Crude at Four-Month High as OPEC Signals Commitment to Cuts

(Bloomberg) -- Crude closed higher for a fourth straight day in New York ahead of a weekend meeting where the world’s top exporters will discuss whether to extend supply cuts.

U.S. benchmark oil climbed 0.6 percent on Thursday, settling at a four-month high. Ahead of a meeting in Azerbaijan, the OPEC secretariat urged producers to continue efforts to prevent a surplus this year. Ministers from the coalition’s two central players, Russia and Saudi Arabia, will hold a one-on-one meeting as well as the former nation struggles to keep up its end of a pledge to tighten the market.

The cuts “highlight just how serious the Kingdom is in terms of getting supplies down and tidying this market up to get prices up, which they desperately need,” said John Kilduff, partner at Again Capital LLC, a New York hedge fund focused on energy.

Crude at Four-Month High as OPEC Signals Commitment to Cuts

While U.S. prices advanced, global benchmark crude closed 0.5 percent lower for the day. Word that a meeting to resolve the U.S.-China trade spat was unlikely before April reiterated the fragile economic picture and helped push the dollar higher, undercutting commodities priced in the greenback.

OPEC also issued a “slightly bearish" demand forecast for 2019, while Libya continued to restore production at its main oilfield, said Michael Lynch, president of Strategic Energy and Economic Research in Winchester, Massachusetts.

Crude’s nearly 30 percent rise this year has been supported by bullish developments on the supply side, as OPEC and its allies cut production and as American sanctions tighten output from Iran and Venezuela. Yet, U.S. shale production remains at record-high levels, putting a cap on optimism.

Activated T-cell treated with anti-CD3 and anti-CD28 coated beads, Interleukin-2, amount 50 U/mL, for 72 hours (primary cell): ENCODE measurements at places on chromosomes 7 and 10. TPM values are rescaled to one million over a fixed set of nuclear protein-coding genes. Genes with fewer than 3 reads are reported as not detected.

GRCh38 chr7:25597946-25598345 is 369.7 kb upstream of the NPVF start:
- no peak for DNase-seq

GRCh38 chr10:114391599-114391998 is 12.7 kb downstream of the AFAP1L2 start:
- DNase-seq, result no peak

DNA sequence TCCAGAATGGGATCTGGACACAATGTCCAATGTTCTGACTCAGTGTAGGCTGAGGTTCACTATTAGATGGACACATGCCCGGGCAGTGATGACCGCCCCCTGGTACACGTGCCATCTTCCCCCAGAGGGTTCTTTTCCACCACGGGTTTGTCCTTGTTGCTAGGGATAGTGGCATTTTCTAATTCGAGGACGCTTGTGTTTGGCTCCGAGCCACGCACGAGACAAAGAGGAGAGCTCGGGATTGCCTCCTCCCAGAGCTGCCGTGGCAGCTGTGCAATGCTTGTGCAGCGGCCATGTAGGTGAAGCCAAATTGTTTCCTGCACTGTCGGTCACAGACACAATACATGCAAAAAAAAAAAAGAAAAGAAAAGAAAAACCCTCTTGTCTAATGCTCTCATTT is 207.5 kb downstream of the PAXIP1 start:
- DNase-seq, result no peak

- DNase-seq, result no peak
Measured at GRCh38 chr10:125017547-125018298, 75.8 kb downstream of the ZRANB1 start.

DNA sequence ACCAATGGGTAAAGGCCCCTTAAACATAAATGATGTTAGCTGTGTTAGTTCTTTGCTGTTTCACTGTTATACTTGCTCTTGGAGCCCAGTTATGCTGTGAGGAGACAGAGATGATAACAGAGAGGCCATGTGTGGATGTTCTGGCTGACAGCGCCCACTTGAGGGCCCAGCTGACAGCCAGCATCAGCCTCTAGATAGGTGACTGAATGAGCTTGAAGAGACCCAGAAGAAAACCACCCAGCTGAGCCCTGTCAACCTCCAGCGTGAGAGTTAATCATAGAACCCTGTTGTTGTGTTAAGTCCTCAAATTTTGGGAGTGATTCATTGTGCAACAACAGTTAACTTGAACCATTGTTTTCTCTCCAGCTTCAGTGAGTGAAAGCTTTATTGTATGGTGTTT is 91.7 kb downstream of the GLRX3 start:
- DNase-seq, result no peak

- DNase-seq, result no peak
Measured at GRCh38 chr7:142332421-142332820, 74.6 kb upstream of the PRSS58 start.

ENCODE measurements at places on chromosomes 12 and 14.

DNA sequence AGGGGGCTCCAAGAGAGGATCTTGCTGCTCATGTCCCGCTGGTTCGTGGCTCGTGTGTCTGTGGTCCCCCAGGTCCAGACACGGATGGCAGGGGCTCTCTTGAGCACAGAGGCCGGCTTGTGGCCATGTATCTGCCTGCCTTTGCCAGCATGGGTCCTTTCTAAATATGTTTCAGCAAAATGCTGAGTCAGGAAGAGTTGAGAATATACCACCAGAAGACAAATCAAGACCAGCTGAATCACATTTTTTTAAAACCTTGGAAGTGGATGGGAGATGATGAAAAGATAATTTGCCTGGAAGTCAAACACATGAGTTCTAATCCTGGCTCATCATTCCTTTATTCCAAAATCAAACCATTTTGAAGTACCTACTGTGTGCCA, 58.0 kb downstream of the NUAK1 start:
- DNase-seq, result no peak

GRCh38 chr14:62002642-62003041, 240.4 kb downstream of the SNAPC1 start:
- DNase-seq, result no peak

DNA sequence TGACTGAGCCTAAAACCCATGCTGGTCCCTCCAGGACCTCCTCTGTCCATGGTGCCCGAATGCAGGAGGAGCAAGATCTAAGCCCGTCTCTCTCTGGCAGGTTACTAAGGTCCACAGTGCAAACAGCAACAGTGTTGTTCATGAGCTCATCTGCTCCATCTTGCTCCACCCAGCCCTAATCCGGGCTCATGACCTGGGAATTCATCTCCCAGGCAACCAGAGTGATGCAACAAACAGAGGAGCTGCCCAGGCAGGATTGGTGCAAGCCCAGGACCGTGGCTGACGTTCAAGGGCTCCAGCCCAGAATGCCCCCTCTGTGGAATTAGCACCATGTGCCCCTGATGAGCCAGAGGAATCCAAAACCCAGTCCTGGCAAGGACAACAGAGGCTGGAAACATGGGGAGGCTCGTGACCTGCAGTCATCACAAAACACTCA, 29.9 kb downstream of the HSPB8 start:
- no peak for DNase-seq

“Supply risks are at the front of the mind as Venezuela’s crisis deepens and Iran sanctions exemptions end soon,” said Norbert Ruecker, head of macro and commodity research at Julius Baer Group Ltd. in Zurich.

WTI for April delivery rose 35 cents to $58.61 a barrel at the close of trading on the New York Mercantile Exchange.

Brent for May settlement slipped 32 cents to $67.23 a barrel on the London-based ICE Futures Europe exchange. The global benchmark crude traded at a $8.32 premium to WTI for the same month.

In OPEC’s monthly report, its Vienna-based secretariat encouraged producers to continue the strategy to reduce output. "While oil demand is expected to grow at a moderate pace in 2019, it is still well below the strong growth expected in the non-OPEC supply forecast for this year,” it said. “This highlights the continued shared responsibility of all participating producing countries to avoid a relapse of the imbalance and continue to support oil-market stability in 2019.”

After the review meeting on March 17 and 18, ministers from the so-called OPEC+ alliance will gather in Vienna next month, and again in June, to decide on output policy for the second half of the year.

Other oil-market news:
  • Gasoline futures traded down 0.4 percent to $1.8495 a gallon.
  • Exxon Mobil Corp. plans to reduce the cost of pumping oil in the Permian to about $15 a barrel, a level only seen in the giant oil fields of the Middle East.
  • The chief executive officer of Tudor, Pickering, Holt & Co. said Wednesday he’s exploring the formation of a fund as big as $3 billion to invest in Venezuela.

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